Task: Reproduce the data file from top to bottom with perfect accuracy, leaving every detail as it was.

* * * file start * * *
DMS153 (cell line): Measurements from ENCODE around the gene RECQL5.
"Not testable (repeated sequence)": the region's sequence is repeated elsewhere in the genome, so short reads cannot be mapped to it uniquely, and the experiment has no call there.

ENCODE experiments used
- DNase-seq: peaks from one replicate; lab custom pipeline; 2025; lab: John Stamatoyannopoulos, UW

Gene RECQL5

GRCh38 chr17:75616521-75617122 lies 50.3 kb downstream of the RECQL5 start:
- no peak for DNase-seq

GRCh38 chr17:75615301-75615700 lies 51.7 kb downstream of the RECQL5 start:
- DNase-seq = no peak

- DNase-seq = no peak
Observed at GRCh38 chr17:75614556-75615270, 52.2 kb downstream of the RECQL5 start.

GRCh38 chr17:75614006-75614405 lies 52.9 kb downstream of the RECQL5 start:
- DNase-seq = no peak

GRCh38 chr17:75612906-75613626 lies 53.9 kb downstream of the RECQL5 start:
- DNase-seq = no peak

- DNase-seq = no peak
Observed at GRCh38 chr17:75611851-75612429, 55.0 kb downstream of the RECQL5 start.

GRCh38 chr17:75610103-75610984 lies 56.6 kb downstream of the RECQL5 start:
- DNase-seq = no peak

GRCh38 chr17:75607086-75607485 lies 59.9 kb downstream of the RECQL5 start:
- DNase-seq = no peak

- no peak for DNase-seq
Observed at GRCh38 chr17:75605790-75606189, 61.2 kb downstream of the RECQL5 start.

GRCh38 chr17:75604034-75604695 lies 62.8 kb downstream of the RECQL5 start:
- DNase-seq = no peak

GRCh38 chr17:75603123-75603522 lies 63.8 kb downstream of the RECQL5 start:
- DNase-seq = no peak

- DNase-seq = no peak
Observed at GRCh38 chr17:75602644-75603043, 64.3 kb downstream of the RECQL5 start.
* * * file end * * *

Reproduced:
DMS153 (cell line): Measurements from ENCODE around the gene RECQL5.
"Not testable (repeated sequence)": the region's sequence is repeated elsewhere in the genome, so short reads cannot be mapped to it uniquely, and the experiment has no call there.

ENCODE experiments used
- DNase-seq: peaks from one replicate; lab custom pipeline; 2025; lab: John Stamatoyannopoulos, UW

Gene RECQL5

GRCh38 chr17:75616521-75617122 lies 50.3 kb downstream of the RECQL5 start:
- no peak for DNase-seq

GRCh38 chr17:75615301-75615700 lies 51.7 kb downstream of the RECQL5 start:
- DNase-seq = no peak

- DNase-seq = no peak
Observed at GRCh38 chr17:75614556-75615270, 52.2 kb downstream of the RECQL5 start.

GRCh38 chr17:75614006-75614405 lies 52.9 kb downstream of the RECQL5 start:
- DNase-seq = no peak

GRCh38 chr17:75612906-75613626 lies 53.9 kb downstream of the RECQL5 start:
- DNase-seq = no peak

- DNase-seq = no peak
Observed at GRCh38 chr17:75611851-75612429, 55.0 kb downstream of the RECQL5 start.

GRCh38 chr17:75610103-75610984 lies 56.6 kb downstream of the RECQL5 start:
- DNase-seq = no peak

GRCh38 chr17:75607086-75607485 lies 59.9 kb downstream of the RECQL5 start:
- DNase-seq = no peak

- no peak for DNase-seq
Observed at GRCh38 chr17:75605790-75606189, 61.2 kb downstream of the RECQL5 start.

GRCh38 chr17:75604034-75604695 lies 62.8 kb downstream of the RECQL5 start:
- DNase-seq = no peak

GRCh38 chr17:75603123-75603522 lies 63.8 kb downstream of the RECQL5 start:
- DNase-seq = no peak

- DNase-seq = no peak
Observed at GRCh38 chr17:75602644-75603043, 64.3 kb downstream of the RECQL5 start.